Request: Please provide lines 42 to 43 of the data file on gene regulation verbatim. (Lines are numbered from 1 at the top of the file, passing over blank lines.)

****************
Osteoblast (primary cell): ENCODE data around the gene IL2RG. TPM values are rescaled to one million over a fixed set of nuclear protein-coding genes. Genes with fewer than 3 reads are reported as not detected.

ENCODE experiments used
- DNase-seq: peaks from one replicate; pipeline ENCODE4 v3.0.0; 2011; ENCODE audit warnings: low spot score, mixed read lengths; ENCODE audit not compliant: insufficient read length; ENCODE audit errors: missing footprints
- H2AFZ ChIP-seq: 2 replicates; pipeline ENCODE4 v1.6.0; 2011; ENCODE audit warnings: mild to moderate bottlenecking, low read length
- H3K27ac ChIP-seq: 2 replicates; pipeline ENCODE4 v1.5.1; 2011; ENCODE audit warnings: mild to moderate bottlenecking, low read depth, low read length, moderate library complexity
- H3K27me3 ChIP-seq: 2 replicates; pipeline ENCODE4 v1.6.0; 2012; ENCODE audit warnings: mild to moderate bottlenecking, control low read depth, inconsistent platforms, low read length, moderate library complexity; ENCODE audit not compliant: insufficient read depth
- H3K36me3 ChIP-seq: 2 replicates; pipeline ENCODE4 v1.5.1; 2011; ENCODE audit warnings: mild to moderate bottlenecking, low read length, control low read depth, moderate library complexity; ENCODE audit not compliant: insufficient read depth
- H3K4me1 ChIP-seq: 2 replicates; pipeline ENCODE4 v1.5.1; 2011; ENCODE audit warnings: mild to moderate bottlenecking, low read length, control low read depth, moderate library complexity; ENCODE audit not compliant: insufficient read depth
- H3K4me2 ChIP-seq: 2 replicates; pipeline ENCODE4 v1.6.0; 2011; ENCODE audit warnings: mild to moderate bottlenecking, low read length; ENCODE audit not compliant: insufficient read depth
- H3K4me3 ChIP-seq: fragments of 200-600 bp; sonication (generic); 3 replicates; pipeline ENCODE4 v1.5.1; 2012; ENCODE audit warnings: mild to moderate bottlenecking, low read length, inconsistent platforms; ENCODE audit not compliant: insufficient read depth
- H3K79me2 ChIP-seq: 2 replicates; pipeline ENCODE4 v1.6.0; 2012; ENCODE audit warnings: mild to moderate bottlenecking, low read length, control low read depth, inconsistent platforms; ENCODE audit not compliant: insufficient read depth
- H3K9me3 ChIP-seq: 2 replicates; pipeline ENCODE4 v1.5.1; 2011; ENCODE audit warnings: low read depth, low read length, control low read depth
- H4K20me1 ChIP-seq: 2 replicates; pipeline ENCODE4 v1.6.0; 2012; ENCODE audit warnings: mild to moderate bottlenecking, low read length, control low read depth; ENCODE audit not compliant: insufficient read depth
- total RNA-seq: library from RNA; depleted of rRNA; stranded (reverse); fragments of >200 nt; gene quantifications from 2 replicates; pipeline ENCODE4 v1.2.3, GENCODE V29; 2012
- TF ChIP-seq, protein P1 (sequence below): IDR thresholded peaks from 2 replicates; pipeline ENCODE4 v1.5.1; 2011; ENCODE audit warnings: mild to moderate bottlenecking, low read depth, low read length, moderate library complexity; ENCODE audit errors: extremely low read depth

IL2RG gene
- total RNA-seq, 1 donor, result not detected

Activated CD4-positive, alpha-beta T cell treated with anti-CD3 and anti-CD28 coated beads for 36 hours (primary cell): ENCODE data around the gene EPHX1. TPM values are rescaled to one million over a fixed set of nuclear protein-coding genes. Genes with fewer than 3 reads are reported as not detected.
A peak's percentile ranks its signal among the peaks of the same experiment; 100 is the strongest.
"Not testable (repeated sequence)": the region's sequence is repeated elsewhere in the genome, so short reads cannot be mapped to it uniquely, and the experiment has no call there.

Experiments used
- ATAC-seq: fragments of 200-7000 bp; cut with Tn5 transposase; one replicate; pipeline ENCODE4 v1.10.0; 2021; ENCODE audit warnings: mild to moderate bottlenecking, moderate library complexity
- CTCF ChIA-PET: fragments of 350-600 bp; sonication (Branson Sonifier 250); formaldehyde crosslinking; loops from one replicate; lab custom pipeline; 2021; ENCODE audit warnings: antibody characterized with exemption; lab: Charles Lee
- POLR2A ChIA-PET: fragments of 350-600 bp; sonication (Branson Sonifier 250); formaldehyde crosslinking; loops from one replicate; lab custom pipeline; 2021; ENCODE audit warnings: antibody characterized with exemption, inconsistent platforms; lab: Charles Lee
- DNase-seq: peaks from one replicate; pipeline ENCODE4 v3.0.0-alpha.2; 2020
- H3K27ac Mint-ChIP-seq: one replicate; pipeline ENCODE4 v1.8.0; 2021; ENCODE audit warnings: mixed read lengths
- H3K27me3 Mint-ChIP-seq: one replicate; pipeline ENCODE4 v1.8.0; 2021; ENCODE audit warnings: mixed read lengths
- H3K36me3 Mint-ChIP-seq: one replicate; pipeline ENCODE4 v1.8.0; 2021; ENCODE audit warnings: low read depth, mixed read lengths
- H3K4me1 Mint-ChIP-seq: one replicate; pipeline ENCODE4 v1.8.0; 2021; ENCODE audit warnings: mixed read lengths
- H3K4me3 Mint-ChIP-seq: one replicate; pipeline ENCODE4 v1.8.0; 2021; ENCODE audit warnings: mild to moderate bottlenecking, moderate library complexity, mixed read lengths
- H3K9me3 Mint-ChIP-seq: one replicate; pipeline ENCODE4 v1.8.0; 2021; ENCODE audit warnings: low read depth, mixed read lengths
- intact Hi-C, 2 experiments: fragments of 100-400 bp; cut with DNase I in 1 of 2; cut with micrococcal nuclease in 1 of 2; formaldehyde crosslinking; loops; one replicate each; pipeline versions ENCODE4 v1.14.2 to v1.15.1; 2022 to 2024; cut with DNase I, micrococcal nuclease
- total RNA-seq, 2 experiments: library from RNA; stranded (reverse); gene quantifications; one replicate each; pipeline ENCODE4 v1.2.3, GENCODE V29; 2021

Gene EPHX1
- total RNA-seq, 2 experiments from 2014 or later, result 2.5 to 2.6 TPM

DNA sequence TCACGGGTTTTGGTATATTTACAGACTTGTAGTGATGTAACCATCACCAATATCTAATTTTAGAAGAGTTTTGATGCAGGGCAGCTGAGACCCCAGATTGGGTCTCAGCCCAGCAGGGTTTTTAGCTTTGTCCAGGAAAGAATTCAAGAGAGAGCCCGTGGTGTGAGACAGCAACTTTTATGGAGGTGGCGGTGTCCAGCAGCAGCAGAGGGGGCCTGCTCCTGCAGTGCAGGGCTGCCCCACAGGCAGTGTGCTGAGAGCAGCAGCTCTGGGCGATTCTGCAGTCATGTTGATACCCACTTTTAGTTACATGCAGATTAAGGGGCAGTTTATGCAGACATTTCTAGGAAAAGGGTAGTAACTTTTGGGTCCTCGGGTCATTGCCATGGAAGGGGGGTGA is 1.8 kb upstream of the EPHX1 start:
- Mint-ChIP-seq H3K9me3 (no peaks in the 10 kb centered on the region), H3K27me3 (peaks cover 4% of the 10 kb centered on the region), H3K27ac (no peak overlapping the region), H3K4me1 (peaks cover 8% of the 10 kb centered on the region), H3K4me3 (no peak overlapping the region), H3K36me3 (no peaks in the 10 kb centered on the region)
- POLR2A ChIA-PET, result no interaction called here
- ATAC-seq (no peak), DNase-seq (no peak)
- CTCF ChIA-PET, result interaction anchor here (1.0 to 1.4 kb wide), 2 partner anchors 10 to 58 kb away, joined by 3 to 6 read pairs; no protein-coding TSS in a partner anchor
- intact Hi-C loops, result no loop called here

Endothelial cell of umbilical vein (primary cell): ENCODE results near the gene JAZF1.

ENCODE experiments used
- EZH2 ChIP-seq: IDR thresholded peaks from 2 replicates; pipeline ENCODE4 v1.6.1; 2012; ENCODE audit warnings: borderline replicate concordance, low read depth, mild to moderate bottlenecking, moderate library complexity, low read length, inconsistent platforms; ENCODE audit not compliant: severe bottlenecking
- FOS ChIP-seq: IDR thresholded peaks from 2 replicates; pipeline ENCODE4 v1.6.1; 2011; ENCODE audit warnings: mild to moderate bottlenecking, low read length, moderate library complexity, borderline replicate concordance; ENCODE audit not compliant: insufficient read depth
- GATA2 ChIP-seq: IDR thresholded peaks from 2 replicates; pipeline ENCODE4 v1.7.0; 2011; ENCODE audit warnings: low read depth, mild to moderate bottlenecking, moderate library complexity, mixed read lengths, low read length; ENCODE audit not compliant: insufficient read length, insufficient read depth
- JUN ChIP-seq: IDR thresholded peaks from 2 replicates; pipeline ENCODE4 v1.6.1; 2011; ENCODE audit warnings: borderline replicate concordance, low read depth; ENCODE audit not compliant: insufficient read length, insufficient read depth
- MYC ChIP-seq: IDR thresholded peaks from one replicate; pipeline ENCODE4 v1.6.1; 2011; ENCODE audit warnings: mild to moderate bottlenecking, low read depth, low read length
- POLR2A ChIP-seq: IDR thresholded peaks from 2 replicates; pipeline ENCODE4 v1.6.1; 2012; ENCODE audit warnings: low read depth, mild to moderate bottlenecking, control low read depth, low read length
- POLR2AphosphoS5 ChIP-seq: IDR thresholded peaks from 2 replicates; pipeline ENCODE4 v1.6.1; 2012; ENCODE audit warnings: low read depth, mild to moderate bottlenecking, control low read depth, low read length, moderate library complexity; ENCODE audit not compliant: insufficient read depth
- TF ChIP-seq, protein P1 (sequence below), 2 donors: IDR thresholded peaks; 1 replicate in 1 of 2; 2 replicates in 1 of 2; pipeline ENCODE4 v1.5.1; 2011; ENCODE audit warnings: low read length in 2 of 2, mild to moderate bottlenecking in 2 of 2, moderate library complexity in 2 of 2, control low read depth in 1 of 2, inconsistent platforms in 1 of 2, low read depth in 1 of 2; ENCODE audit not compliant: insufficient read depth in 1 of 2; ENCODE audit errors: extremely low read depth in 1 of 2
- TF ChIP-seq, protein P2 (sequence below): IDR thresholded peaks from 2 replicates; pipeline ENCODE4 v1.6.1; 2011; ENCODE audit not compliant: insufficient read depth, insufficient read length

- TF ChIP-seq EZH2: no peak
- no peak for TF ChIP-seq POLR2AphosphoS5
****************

Endothelial cell of umbilical vein (primary cell): ENCODE results near the gene JAZF1.

ENCODE experiments used